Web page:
Slow Machine holds a very dear place in my heart because I became a mother three months before we started shooting, and my daughter was about two and a half years old when we wrapped. So I know where I stood in my own identity as a mother at each stage of the shoot, and Paul and Joe were part of my daughter’s upbringing and had to work around it by letting me breastfeed on set. [Laughs]
Did you channel your own motherhood into the movie’s epilogue, in which Stephanie improvises a bedtime story for her daughter over Skype?
My main parenting trick is improvising fantastical stories that settle my children into a sleepy lull, though they don’t resemble the story I tell in Slow Machine. While shooting the scene, I remember feeling a great sense of grief of having failed as that little girl’s mother and being absent from her life. Stephanie’s a continuously unsettled person, which is why the father has primary care. I also remember I had to worry less about the meaning of the text and just focus on taking myself on the journey of telling the story. The character is so absorbed by her own storytelling that I think she’s meant to be a really good actor, in the sense that she can’t be fully in her body and has to try on these different skins over and over again.
There’s a similar trancelike feeling in the scene in which Stephanie gets drunk and sings loudly in Swedish in front of Eleanor and her bandmates.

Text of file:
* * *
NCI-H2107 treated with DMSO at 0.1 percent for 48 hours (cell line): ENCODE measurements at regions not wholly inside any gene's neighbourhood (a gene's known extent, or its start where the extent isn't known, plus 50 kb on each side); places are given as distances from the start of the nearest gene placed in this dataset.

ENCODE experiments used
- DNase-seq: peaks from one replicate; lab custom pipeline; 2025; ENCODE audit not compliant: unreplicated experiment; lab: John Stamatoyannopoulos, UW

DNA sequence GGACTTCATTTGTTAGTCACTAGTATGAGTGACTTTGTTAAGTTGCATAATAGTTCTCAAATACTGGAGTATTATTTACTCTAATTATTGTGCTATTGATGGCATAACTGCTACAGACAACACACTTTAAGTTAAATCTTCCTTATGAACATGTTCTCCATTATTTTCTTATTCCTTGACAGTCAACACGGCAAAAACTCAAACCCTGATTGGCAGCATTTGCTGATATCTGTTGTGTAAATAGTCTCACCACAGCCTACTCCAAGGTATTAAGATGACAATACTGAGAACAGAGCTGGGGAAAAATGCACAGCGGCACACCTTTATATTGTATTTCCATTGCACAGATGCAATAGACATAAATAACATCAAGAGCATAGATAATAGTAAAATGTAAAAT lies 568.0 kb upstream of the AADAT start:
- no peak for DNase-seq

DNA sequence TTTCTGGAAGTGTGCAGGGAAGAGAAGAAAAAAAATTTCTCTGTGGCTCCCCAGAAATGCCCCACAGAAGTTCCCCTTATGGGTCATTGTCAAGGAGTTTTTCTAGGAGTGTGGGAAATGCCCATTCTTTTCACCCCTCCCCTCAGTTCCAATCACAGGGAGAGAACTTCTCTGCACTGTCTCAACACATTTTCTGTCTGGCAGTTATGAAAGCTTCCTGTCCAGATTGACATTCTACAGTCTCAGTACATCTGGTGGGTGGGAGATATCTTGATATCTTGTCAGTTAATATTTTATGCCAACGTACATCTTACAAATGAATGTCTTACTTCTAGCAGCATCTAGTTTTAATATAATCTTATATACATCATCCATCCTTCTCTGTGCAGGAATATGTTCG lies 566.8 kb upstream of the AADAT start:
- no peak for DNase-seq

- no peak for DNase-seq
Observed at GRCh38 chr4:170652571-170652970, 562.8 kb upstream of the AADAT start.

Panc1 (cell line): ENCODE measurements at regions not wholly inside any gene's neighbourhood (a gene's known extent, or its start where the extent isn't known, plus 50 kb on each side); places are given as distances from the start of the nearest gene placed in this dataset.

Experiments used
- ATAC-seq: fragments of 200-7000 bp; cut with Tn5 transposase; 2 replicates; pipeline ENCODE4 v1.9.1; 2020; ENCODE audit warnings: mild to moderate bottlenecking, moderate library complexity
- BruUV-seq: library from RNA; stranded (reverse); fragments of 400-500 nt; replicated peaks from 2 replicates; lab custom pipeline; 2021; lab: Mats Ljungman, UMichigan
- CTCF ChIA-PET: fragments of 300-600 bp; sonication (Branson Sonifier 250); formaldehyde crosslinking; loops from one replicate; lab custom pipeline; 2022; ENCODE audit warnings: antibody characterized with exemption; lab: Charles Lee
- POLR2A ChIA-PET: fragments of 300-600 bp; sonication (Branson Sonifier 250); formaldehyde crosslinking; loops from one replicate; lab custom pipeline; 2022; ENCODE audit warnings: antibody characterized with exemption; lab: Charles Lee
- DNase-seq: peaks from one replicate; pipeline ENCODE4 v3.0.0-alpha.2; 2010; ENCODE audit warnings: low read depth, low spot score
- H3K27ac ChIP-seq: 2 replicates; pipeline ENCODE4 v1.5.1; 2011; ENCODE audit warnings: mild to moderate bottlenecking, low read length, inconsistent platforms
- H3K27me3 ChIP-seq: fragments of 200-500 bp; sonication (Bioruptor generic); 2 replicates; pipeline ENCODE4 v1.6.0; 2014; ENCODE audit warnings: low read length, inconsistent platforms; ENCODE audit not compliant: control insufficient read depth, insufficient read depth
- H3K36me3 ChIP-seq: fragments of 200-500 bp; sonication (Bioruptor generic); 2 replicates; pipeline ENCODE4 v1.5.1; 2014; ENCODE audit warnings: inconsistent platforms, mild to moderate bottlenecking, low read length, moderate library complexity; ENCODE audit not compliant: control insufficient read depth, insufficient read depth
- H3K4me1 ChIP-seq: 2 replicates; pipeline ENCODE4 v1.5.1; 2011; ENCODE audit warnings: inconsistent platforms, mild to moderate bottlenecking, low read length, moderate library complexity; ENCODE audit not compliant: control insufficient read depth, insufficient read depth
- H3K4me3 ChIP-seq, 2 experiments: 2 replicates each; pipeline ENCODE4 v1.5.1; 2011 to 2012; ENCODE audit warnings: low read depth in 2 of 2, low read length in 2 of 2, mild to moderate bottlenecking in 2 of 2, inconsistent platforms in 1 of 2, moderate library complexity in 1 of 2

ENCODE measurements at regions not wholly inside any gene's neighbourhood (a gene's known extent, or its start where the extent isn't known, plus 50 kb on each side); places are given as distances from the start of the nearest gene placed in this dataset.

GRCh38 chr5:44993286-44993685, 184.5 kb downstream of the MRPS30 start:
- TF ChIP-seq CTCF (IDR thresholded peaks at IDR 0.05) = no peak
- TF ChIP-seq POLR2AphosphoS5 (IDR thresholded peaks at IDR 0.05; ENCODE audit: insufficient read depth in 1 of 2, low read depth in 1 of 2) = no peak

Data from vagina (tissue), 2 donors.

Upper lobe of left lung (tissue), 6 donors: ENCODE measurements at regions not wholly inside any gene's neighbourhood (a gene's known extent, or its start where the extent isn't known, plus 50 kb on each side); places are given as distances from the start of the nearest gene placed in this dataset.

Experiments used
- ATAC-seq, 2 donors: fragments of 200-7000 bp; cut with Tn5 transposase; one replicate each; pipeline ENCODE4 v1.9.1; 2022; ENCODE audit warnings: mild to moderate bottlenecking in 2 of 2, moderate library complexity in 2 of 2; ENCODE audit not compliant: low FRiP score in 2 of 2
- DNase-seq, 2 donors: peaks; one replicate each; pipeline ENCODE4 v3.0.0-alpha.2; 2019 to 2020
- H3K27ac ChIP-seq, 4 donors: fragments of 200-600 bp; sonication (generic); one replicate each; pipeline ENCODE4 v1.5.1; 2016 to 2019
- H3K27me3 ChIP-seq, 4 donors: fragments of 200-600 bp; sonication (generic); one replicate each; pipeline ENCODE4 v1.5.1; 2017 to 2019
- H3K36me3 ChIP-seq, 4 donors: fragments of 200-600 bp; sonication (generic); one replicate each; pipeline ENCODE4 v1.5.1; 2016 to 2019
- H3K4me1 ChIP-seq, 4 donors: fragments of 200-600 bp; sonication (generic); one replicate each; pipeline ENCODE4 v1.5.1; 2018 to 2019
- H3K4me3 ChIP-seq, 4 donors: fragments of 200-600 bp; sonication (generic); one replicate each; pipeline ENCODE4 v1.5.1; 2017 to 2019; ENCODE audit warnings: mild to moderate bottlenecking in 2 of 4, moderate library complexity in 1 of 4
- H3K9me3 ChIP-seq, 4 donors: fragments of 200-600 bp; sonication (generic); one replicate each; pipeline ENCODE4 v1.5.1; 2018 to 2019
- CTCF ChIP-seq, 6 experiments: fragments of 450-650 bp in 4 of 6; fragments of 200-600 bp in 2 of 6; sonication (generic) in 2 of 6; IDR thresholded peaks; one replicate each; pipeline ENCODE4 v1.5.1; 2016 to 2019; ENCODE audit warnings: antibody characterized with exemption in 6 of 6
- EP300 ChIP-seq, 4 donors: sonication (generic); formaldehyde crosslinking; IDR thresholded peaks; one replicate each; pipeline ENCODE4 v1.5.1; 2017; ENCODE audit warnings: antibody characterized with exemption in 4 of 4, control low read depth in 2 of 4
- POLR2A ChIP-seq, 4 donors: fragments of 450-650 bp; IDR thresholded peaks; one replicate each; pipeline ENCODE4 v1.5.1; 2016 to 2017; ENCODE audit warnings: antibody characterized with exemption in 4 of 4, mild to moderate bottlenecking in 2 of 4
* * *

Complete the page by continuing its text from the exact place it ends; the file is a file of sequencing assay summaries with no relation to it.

That’s an old Swedish folk song I knew from when I was a teenager, and it’s about an impotent rooster. All the hens in the pen go on strike because they think he’s useless. Then another rooster arrives, and he’s super virile and makes love to all the hens. But there’s this one hen named Agda who’s very disappointed because every time they’re supposed to make love, he just plucks her feathers. So she asks: “Why don’t you make love to me like you do to the other hens and instead pluck my feathers?” And he replies: “Because I love you more than everybody else, and I will make sweet love to you, but I’d like to see you naked first.” [Laughter] I had a strange moment of dissociation while singing the song and evoking my adolescence through it, then looking around and seeing Eleanor and her bandmates, who had no idea what I was talking about. So it was once again this feeling of occupying several identities at the same time and not knowing who the true me was. •
Yonca Talu is a filmmaker and film critic living in Paris. She grew up in Istanbul and graduated from NYU Tisch. She is a regular contributor to Film Comment magazine.